When you first enter a temple, you’re typically greeted by the paintings or the statues of the “Sacheonwang” in Korean, or the “Four Heavenly Kings” in English, inside the Cheonwangmun Gate. However, there are two other guardians that you can find at the entry of a Korean Buddhist temple. They can either be painted on the front entry doors to the temple, or they can take up residence inside the Geumgangmun Gate. As I’ve already written a post about the Sacheonwang, I thought I would now write about the other two guardians that you might encounter at the entry of a Korean temple. So who are these two guardians? What do they look like? And why are they at the entry of a Korean Buddhist temple.
The History of Narayeon Geumgang and Miljeok Geumgang
The twin guardians at the entry of a Korean Buddhist temple are known as “Narayeon Geumgang – 나라연금강” and “Miljeok Geumgang – 밀적 금강” in Korean. Both are manifestations of Vajrapani (Protector and Guide to Siddhartha Gautama). Additionally, they are seen as a manifestation of Daesaeji-bosal (The Bodhisattva of Wisdom and Power for Amita-bul), and in Pure Land Buddhism, or “Jeongto-jong – 정토종” in Korean, the image of Daesaeji-bosal will appear flanking Amita-bul (The Buddha of the Western Paradise).
In Chinese Buddhism, where these two figures originate, and then migrate eastward to the Korean peninsula and then onto Japan, they are known as Heng and Ha. At a Chinese Buddhist temple, you’ll typically find them housed inside the Shanmen (The Gate of Three Liberations), which is the most important gate at a Chan (Seon – 선) Buddhist temple. They typically hold vajras (short metal weapons symbolic of the indestructibility of a diamond). In Korean a vajra is known as “Geumgang-jeo – 금강저.” Both are believed to protect the dharma (Buddha’s teachings), so they are known as dharmapala (dharma protector).
Originally when these two guardians appeared in Indian Buddhism, there was only one of them. However, as Buddhism migrated eastward and appeared in China, the influence of Chinese traditional culture and folk customs took hold. So instead of having just one of these guardians, and appealing to the Chinese custom of the importance of pairs, these two guardians multiplied and became Heng and Ha.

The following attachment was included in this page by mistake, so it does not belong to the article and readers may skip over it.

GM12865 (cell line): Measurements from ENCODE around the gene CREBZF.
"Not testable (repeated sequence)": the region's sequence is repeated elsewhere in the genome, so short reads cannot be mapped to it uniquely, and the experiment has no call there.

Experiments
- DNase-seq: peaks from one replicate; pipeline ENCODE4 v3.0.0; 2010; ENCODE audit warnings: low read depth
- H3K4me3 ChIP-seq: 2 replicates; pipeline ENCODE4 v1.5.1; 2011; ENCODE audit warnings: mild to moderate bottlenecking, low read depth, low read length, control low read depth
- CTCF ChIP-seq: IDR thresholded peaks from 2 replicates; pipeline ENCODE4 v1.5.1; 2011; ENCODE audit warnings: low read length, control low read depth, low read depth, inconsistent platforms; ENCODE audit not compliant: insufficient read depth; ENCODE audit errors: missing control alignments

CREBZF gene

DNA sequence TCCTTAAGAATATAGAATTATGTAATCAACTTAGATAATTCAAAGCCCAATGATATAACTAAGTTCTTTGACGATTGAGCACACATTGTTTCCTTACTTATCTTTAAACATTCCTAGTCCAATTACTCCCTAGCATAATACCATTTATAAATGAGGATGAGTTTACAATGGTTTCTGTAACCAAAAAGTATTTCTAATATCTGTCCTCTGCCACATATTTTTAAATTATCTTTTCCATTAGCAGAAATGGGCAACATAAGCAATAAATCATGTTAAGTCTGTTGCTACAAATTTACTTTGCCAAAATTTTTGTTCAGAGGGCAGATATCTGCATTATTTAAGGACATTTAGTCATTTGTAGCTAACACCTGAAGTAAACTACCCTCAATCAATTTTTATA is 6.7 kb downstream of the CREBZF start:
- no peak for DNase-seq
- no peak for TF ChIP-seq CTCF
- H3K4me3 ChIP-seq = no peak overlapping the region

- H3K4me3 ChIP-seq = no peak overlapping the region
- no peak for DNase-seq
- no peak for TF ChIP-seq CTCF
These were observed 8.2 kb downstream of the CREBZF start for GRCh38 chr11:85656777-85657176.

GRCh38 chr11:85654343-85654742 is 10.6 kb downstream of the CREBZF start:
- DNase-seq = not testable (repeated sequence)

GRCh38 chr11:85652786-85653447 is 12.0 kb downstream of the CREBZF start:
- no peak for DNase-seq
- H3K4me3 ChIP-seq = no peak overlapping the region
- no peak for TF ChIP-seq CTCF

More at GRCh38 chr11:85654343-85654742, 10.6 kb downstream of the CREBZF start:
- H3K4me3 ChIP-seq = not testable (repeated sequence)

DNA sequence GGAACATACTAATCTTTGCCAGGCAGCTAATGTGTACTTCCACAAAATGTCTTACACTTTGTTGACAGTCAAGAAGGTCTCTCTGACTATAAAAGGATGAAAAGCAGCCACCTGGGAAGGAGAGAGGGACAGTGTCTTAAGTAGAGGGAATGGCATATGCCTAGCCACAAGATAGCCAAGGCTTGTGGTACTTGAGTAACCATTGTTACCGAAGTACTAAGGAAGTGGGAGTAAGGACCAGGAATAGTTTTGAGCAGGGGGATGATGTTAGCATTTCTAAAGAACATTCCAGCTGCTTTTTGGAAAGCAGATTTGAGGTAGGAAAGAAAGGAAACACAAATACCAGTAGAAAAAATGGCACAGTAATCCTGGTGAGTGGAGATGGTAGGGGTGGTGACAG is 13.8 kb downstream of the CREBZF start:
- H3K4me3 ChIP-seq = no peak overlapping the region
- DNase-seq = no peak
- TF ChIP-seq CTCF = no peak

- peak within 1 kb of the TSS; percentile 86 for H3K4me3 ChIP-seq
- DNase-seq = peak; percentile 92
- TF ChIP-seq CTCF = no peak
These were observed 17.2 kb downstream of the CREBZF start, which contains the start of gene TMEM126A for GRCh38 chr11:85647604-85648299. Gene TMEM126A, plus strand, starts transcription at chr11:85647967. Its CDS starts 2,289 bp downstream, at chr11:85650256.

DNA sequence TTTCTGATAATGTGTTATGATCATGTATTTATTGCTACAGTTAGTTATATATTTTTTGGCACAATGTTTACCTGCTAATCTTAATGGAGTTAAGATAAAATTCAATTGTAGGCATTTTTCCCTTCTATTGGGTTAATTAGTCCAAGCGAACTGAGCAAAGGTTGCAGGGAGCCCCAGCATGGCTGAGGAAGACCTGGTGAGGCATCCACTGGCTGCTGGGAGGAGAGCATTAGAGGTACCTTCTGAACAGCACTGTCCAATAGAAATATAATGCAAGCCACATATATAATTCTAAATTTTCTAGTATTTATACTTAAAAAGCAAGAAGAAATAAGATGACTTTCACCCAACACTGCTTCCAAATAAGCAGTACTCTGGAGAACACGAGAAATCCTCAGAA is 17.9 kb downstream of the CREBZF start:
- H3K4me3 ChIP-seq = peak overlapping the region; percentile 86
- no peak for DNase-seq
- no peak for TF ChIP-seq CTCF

The Appearance of Narayeon Geumgang and Miljeok Geumgang
As for the appearance of Narayeon Geumgang and Miljeok Geumgang, they can be wearing a crown and they have enormous physical strength made evident by their rippling upper body muscles. They have graceful, light clothes with their upper bodies exposed. However, during the conservatism of the Joseon Dynasty (1392-1910), the upper body was later clothed. They can have wild hair, coloured skin, and fierce and intimidating expressions on their faces. They also appear with their eyes wide open and their noses protruding outward. Most commonly, and the greatest giveaway as to their identity, are the vajras that they hold in their hands.
More specifically, the guardian on the right is traditionally Miljeok Geumgang, and it has its mouth open to pronounce the sound “a.” This sound represents the vocalization of the first grapheme (a grapheme is a letter or a number of letters that represent a sound in a word) of Sanskrit Devanagari. This is “अ” and it’s pronounced “a.” Miljeok Geumgang symbolizes unconcealed strength, which is physically made evident with the geumgang-jeo (diamond club), thunderbolt stick, or sun symbol he holds. It’s also made plain by Miljeok Geumgang baring his teeth.
The guardian on the left, Narayeon Geumgang, has its mouth closed to utter the “heng” sound. This sound represents the vocalization of the last grapheme of Devanāgarī, which is “ह.” This is pronounced like a “heng.” Furthermore, Narayeon Geumgang symbolizes a dormant sense of strength, which is physically made evident with his mouth firmly clenched, and he’s either barehanded or wielding a geumgang-jeo (diamond club).
Together, these two characters of “a” and “heng” are meant to symbolize the birth and death of all things. According to myth, all people are born speaking the “a” sound with their mouths open. And when a person dies, they are saying “heng” with their mouths closed. Similar to Jaya-Vijaya in Hinduism, Narayeon Geumgang and Miljeok Geumgang in Buddhism are meant to signify “everything” or “all creation.” And the contraction for both, which is “Om – ॐ,” which in Sanskrit symbolizes The Absolute.
As for their powers, they can use deadly rays of light to defeat those that want to harm the dharma. So Narayeon Geumgang shoots deadly rays of light from its nostrils, while it makes the “heng” sound. While Miljeok Geumgang shoots rays of light from his mouth, while it makes the “ha” sound with its mouth. So while Narayeon Geumgang and Miljeok Geumgang protect the physical world of the temple, they also protect wisdom from ignorance.
There are numerous wonderful examples of Narayeon Geumgang and Miljeok Geumgang both as paintings and statues throughout Korea. As for paintings, you can see some great examples at Nojeonam Hermitage in Yangsan, Gyeongsangnam-do; the famed Bulguksa Temple in Gyeongju; Silleuksa Temple in Yeoju, Gyeonggi-do; and Beopjangsa Temple in Gyeongju, as well.
As for statues of Narayeon Geumgang and Miljeok Geumgang, you can typically find them inside the Geumgangmun Gate at the entry of the temple grounds. Great examples of these can be found at Magoksa Temple in the Haetalmun Gate in Gongju, Chungcheongnam-do; the entry to the Seokguram Grotto in Gyeongju; and inside the historic Haetalmun Gate at Dogapsa Temple in Yeongam, Jeollanam-do.